Exploring Practitioners + Cultural Probes – Boo Shangyou

I’m combining all my findings (Exploring Practitioners + Cultural Probes) together as they seem to overlap in areas and I don’t want to repeat any information! For my cultural probes, I gave my practitioners a set of questions and tasks to complete, as you will see listed down below.

Practitioner #1: ARTIST

Q: Take photos of your workspace

Q: Take photos of your work tools

Q: What are your two favourite colours?

– Black and White

Q: Make a sketch using those two colours

Q: Share pictures of some of your favourite art

Q: What inspires your art?

– Real life, visions, other works from artists, movies and video games

Q: Create an art piece and share your in-progress photos

Q: What do you think could improve your art?

– Practice. It’s always about practice.

Q: What hinders your art creation process?

– Lack of inspiration or understanding of how to translate ideas onto paper.

– Not enough research or observation of real life (if i’m creating life-like art).

Q: Why do I create art?

– As a form of expression that I don’t have words for.

– Therapeutic

Practitioner #2: FILM PRODUCER

Q: Take photos of your workspace & work tools

Q: How would you describe your job?

– Purposeful, people matter and creative

Q: Take 1 photo a day of anything that interests you (for a week)

Day 1 (Art work)

Day 2

Day 3

Day 4 (Screenshot of Avril Lavigne’s new music video)

Day 5 (Art Work)

Day 6

Day 7

Q: Who or what inspires you to be a film producer?

– I don’t think i ever grew up wanting to be a film producer. It was a series of open doors that led me to where and what I’m doing today. It’s also something that I grew to enjoy and love.

– Seeing how my role gives me the opportunity to bring people together and connect with individuals personally, brings me joy.

Q:What is the most important skill you possess that helps you with your job? 

– Practicing Grace. It’s something that I’ve learnt to be more conscious of over the years. Working with creatives can be painful because everyone wants to express their individuality, thoughts and opinions throughthe works they create. The heart and skill needs to work hand-in-hand to correct people with love and respect, otherwise people will be hurt in the process.

Q: Share some pictures of one of your film sets that you’ve worked on.

Q: What might improve your job?

– More space to push boundaries and the upper management having a greater understanding of the creative process.

Q: What hinders your job?

– Nothing that i can think of at the moment. Really happy with it.

Q: What tool might be helpful in making your job better/easier?

– A bigger desk.

Practitioner #3: PRO GAMER (Or rather, ex-pro gamer, as she used to represent Singapore in Command & Conquer world tournaments, but not anymore.)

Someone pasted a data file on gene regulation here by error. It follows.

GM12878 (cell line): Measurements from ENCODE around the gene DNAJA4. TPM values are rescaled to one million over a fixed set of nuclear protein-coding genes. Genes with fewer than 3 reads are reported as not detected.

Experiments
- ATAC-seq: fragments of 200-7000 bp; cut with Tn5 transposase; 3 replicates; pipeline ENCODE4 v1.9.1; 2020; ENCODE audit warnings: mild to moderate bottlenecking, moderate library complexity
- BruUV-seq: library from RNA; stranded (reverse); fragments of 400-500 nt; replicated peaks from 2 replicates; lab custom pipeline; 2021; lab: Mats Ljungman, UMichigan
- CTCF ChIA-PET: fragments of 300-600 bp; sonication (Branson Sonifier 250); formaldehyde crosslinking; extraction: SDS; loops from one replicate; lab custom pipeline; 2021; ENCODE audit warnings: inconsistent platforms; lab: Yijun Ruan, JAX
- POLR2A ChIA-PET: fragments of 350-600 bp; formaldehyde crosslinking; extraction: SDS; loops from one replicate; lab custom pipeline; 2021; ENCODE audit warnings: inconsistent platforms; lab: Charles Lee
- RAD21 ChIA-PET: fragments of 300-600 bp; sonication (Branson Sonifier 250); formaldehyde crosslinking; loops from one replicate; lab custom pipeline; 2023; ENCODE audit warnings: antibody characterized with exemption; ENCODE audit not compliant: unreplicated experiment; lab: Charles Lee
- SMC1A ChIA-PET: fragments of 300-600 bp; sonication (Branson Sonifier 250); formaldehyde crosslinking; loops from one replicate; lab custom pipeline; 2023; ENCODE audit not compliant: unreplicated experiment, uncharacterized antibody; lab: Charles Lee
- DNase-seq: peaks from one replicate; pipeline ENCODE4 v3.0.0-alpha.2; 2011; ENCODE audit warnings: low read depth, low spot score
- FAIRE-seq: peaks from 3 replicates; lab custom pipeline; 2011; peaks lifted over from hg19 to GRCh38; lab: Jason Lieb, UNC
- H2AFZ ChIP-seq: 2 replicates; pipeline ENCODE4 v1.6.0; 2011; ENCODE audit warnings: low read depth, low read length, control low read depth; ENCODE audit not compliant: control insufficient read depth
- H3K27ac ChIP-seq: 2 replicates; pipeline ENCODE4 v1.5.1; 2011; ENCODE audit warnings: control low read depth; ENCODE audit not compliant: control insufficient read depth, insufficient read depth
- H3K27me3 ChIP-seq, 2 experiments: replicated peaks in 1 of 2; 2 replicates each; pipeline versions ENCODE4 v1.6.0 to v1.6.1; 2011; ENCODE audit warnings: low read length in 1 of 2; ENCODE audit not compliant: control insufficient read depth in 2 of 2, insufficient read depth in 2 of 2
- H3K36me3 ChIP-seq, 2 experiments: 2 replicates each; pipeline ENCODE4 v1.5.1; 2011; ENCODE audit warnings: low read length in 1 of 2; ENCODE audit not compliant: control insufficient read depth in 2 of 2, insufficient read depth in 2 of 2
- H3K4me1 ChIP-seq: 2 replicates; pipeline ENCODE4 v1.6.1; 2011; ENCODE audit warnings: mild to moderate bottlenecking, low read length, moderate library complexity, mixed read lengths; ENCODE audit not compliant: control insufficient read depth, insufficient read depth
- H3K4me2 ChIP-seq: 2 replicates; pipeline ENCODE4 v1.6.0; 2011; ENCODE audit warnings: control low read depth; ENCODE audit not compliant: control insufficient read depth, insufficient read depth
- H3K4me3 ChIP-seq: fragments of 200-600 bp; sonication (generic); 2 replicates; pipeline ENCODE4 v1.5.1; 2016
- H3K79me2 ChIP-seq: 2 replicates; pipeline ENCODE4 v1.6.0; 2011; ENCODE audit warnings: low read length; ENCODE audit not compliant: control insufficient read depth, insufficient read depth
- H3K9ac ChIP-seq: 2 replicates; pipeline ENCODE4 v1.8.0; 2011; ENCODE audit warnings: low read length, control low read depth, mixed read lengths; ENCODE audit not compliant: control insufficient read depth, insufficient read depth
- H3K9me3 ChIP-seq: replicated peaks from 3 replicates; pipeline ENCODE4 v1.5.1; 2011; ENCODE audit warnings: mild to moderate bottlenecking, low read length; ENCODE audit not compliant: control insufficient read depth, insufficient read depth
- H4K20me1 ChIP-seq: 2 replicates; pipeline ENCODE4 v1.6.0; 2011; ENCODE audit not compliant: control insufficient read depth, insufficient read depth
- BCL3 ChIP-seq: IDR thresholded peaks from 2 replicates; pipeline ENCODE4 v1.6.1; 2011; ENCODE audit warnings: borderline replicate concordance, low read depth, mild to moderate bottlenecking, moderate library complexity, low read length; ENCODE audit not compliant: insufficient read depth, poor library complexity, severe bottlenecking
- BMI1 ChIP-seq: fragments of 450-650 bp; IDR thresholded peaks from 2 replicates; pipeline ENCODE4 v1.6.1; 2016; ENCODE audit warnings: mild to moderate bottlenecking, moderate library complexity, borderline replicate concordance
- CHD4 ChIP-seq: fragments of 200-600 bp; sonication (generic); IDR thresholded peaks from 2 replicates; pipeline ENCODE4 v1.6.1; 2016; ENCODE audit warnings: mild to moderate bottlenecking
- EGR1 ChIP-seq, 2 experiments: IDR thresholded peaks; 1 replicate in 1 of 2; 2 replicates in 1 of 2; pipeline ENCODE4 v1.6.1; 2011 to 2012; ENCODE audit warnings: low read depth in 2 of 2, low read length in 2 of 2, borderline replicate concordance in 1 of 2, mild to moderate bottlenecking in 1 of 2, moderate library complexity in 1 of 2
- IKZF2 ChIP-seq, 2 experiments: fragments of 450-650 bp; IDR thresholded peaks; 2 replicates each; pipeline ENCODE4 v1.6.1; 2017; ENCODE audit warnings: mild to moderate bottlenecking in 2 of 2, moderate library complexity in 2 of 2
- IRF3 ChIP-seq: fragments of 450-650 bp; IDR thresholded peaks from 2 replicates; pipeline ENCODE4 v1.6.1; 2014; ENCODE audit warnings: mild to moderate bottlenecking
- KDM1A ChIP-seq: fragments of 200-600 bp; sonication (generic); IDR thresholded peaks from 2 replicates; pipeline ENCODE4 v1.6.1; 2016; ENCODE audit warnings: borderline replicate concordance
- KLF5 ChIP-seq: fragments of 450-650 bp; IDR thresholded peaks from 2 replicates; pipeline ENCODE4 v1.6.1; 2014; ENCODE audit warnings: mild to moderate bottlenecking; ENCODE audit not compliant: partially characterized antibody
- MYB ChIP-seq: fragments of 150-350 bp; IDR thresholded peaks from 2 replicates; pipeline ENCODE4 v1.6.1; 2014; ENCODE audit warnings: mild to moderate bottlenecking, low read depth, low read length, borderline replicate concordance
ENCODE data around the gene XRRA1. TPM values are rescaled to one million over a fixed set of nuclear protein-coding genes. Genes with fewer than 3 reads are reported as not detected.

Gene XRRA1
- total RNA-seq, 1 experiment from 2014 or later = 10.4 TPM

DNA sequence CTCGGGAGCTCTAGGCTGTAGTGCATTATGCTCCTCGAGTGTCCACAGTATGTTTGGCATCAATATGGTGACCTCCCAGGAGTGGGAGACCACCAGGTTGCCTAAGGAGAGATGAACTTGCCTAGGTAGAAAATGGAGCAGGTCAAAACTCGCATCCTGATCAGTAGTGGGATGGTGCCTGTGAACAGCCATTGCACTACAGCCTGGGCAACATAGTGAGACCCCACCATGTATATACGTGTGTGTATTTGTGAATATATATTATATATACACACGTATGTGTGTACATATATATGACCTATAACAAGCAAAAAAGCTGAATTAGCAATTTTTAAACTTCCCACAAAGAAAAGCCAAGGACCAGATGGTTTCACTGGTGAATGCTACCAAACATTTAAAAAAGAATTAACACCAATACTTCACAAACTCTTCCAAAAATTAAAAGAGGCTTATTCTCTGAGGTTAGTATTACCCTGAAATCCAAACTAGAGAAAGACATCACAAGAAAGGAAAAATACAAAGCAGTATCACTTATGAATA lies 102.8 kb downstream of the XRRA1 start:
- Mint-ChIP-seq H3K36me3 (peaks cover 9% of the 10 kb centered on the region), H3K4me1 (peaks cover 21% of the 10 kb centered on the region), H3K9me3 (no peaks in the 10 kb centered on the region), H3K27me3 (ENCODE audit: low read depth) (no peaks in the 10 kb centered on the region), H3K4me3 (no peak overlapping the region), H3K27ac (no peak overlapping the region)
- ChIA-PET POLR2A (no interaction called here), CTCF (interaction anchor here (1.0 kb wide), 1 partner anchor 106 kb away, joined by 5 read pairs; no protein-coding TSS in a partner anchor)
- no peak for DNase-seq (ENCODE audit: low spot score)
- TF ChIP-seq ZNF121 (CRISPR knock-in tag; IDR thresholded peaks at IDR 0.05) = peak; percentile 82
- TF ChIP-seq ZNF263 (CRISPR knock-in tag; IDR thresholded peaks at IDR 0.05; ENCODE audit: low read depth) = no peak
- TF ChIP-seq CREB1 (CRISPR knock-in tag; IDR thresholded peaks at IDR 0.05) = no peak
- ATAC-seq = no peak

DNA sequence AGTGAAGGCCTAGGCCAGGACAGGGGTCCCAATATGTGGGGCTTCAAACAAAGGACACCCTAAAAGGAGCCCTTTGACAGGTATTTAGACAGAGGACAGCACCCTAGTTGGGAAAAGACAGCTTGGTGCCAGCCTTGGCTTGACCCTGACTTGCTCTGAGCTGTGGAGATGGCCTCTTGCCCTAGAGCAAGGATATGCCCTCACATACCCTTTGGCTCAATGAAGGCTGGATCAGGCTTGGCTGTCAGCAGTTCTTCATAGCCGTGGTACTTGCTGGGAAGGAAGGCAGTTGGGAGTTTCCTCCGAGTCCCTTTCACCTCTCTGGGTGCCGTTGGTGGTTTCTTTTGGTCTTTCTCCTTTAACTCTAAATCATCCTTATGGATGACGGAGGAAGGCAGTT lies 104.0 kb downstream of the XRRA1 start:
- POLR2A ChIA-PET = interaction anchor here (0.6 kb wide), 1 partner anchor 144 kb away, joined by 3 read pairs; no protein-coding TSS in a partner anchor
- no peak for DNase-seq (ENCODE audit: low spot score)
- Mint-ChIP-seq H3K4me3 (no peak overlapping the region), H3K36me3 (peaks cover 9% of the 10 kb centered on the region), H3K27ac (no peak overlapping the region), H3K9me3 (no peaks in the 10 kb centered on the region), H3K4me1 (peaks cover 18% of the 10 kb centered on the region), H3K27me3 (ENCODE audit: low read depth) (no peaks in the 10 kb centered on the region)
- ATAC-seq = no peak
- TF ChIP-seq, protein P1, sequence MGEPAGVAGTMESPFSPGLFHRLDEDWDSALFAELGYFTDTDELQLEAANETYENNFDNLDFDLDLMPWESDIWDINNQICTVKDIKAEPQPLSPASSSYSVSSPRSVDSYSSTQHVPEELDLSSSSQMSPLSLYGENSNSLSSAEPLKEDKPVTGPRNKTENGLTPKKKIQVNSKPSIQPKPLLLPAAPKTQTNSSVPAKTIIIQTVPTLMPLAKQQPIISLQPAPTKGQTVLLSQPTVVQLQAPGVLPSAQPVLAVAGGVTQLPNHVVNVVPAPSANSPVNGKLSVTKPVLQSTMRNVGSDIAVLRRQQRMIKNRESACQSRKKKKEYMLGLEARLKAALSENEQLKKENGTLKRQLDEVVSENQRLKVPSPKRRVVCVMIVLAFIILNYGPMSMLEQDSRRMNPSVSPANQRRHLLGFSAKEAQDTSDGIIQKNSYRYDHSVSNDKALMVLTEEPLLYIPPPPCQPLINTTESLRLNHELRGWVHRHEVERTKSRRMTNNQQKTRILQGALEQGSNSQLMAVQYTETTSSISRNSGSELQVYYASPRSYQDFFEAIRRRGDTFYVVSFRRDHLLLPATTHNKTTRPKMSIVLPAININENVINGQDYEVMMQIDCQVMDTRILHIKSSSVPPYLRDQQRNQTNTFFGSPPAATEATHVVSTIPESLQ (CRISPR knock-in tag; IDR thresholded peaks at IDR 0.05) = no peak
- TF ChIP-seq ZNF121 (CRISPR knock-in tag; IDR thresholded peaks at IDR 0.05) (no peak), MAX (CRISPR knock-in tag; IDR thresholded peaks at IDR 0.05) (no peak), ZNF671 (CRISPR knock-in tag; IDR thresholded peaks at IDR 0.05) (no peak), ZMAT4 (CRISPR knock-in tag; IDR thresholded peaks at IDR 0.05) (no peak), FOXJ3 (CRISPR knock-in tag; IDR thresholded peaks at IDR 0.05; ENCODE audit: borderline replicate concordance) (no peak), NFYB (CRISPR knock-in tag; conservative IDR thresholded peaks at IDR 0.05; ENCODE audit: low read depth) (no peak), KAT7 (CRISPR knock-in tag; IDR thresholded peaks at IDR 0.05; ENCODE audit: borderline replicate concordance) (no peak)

– Take photos of your workspace & work tools

Q: How would you describe being/having been a pro gamer?

– It was nerve wrecking, intimidating almost, because no one really took female gamers seriously back then (or they would have an idea about what they should be like). And with everything you put a great deal of investment in, it’s a lot of time spent in a virtual world and away from other things that matter.

– It taught me how to hold everything with a loose hand and sportsmanship – while I always hope to win, it is not the sole purpose of why I game.

Q: How would you describe the difference between a pro gamer and a regular/casual gamer?

– The stakes are a lot lower. As a casual gamer, I enjoy playing more story-driven genres and taking my own time to build a world that I’d love to stay in and not just survive. In competitive, I’m always training myself to click faster, throw myself in all kinds of situations to formulate better response actions to counter my opponents.

Q: Do you still enjoy video games as a pro gamer?

– Yes, for sure.

Q: Why do you play video games competitively?

– For the challenge, but I rarely do it anymore.

Q: What improves your ability to game competitively?

– A lot of practice, understanding of the game and purpose as to why I would even put myself in such a position (it has to be worth my time).

Q: What hinders your ability to game competitively?

– Now: Toxic players. It was not like that in the past games I played competitively. Back then, competitive players collaborated with one another to break boundaries together and shared strategies with their opponents to get constructive feedback – So that the gaming community could move forward and learn as a family, even though they knew that they would still compete with one another in competitions or on ranking ladders.

Q: What might help you become a better pro gamer?

might help you at your job/hobby?

– Maybe a new keyboard or headset? But those are wants, not needs.

Prototype Design (For the Artist):

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